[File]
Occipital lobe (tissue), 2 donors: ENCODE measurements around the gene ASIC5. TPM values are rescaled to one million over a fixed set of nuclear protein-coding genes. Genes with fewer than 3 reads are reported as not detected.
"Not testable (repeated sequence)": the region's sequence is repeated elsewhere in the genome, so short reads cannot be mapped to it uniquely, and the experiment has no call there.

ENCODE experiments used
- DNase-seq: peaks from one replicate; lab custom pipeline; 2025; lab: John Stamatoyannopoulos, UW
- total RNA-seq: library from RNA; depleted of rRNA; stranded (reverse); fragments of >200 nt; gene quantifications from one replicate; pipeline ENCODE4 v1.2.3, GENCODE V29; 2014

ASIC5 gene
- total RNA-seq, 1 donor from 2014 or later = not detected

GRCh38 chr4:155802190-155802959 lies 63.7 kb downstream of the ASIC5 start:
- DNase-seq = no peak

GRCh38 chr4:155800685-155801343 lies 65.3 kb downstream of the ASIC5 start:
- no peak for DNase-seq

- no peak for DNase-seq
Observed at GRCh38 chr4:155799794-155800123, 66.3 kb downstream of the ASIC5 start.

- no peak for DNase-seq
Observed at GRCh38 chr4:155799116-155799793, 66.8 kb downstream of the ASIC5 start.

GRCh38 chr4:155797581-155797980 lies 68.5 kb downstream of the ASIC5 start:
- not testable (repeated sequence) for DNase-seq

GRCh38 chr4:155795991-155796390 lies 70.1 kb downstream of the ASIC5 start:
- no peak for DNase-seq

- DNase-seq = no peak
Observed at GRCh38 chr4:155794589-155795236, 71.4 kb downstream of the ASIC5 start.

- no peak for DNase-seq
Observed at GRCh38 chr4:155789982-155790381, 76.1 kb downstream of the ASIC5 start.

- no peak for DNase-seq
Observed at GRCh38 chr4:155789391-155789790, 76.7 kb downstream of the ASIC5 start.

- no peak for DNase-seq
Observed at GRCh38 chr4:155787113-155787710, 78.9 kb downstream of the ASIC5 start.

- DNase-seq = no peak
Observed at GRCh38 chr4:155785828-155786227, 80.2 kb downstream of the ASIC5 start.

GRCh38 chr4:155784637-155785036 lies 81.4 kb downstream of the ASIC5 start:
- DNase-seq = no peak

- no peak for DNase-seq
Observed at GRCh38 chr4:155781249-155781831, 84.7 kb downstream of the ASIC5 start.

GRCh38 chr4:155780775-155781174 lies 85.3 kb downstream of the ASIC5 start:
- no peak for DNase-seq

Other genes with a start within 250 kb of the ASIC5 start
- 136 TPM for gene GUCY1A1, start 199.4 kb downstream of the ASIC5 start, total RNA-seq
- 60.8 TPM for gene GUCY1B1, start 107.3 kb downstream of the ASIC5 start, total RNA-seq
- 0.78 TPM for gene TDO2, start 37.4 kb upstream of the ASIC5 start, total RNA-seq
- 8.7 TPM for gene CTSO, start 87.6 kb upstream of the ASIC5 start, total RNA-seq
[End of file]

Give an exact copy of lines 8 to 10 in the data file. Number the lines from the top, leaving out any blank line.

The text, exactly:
GRCh38 chr4:155802190-155802959 lies 63.7 kb downstream of the ASIC5 start:
- DNase-seq = no peak

GRCh38 chr4:155800685-155801343 lies 65.3 kb downstream of the ASIC5 start: